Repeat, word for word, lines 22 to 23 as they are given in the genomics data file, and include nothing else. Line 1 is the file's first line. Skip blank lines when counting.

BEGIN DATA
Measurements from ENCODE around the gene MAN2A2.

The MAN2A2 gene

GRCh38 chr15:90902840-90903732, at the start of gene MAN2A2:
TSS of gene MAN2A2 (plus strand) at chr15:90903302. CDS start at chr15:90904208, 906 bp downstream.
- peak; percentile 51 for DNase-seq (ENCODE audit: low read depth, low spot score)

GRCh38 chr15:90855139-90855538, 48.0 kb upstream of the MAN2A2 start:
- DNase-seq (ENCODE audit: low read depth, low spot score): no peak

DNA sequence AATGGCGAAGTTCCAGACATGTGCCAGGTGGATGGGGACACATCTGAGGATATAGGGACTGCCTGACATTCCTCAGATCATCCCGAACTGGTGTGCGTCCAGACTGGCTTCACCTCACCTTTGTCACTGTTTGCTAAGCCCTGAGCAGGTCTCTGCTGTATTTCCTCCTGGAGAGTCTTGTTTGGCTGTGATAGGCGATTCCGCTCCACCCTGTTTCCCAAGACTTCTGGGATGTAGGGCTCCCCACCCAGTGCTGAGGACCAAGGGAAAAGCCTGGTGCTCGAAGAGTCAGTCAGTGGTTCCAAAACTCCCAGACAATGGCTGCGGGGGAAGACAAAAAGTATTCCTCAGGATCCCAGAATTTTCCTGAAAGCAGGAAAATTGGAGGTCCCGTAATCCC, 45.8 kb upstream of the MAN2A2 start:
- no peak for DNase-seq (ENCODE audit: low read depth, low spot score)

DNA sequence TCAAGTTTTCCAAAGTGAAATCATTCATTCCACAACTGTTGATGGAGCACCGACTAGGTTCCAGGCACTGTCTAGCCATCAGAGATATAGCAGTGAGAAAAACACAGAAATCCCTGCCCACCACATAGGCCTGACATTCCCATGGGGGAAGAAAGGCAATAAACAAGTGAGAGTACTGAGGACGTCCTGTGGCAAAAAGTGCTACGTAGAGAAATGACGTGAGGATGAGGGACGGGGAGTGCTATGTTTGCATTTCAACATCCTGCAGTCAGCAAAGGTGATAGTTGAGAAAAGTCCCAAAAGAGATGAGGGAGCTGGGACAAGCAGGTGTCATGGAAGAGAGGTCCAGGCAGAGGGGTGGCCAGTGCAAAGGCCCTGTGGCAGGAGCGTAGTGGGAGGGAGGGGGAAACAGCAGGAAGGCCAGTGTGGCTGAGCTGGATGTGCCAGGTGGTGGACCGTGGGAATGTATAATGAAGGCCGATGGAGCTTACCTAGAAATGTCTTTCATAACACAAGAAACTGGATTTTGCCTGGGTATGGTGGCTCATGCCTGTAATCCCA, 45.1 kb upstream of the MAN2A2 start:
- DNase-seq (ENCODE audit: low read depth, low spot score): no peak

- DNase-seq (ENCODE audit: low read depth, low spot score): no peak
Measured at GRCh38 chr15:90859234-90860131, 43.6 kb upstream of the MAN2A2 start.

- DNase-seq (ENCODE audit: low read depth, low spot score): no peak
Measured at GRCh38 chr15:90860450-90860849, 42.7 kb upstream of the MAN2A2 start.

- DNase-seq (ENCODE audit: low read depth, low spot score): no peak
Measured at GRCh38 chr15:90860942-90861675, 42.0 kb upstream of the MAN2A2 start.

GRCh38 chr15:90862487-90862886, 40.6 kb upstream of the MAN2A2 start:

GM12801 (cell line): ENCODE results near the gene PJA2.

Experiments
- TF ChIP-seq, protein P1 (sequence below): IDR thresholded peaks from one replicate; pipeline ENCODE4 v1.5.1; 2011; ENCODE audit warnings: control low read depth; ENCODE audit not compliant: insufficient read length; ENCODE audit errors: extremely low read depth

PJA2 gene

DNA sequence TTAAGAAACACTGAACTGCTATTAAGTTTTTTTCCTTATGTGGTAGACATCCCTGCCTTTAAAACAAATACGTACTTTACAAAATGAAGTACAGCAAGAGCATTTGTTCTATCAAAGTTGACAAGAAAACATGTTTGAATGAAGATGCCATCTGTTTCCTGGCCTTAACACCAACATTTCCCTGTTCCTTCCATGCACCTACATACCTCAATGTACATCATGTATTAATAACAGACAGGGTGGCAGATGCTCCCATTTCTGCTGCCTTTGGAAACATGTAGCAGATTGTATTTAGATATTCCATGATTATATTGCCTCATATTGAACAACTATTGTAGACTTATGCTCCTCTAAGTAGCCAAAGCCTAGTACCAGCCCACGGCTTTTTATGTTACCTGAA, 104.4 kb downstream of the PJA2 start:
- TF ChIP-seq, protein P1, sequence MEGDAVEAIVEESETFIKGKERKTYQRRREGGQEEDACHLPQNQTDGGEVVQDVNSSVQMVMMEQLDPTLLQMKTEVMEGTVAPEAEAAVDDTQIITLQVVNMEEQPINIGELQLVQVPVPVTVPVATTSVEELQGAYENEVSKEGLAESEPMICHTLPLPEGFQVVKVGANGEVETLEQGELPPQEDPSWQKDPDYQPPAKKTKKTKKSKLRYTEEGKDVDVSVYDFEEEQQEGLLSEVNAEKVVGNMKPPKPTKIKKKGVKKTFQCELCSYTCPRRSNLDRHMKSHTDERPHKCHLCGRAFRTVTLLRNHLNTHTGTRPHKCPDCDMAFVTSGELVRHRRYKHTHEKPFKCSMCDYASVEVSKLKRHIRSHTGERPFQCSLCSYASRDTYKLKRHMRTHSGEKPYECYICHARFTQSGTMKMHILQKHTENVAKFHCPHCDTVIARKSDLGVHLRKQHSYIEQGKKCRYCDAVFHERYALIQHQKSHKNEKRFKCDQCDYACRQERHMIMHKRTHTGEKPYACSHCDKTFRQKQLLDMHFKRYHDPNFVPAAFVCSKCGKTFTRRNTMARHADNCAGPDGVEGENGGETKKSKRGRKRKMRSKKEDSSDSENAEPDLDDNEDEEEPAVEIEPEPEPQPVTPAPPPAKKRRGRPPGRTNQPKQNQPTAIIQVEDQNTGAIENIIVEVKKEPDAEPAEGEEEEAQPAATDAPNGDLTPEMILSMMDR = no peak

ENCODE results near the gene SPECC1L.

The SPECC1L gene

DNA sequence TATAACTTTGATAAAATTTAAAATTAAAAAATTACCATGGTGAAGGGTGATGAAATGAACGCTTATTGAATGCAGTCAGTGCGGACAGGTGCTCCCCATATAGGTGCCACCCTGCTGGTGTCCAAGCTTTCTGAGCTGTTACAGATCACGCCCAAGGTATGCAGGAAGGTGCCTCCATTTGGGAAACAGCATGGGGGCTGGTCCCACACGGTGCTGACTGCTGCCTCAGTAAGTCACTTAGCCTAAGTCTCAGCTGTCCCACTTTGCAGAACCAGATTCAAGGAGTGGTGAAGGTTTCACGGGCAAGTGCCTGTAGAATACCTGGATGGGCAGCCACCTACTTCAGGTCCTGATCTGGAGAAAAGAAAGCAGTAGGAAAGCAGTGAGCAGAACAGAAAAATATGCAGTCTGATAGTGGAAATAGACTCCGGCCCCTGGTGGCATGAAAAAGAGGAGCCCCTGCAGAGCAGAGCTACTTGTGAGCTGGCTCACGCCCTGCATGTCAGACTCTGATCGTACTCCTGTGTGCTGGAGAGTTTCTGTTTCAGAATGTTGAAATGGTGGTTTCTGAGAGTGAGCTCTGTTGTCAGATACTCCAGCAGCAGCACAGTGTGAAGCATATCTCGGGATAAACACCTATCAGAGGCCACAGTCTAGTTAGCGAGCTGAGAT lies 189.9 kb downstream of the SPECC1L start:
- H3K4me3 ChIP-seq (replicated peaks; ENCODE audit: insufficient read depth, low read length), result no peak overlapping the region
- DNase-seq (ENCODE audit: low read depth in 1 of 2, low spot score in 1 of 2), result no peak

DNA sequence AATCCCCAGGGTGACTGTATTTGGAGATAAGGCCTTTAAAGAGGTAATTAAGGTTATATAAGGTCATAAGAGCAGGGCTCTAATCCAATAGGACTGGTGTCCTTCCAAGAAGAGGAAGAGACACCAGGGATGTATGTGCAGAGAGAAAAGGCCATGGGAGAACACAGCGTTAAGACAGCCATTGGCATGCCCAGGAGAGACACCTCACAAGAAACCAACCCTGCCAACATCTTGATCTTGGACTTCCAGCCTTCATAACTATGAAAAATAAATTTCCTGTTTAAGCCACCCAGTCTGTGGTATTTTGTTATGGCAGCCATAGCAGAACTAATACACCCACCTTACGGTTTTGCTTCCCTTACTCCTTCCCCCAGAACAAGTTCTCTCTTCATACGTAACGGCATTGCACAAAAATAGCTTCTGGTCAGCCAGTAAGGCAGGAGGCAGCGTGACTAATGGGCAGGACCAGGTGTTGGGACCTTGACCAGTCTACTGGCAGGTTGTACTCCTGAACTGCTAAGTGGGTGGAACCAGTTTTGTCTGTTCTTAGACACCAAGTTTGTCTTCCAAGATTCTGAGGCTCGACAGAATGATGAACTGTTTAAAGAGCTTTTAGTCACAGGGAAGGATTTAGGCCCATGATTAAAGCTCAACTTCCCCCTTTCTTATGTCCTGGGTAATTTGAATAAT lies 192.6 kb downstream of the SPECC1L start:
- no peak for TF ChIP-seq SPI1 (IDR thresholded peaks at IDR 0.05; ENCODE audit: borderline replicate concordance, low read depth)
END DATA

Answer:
PJA2 gene

DNA sequence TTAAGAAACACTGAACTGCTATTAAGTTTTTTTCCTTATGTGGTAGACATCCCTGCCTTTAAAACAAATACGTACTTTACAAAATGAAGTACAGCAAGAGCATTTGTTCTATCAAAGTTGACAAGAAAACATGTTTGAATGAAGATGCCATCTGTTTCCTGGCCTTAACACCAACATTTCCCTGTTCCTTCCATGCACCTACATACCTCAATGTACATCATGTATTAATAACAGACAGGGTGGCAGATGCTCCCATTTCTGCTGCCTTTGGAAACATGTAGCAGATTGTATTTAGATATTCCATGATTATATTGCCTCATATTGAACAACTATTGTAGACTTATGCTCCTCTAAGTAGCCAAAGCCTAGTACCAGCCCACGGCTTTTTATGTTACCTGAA, 104.4 kb downstream of the PJA2 start: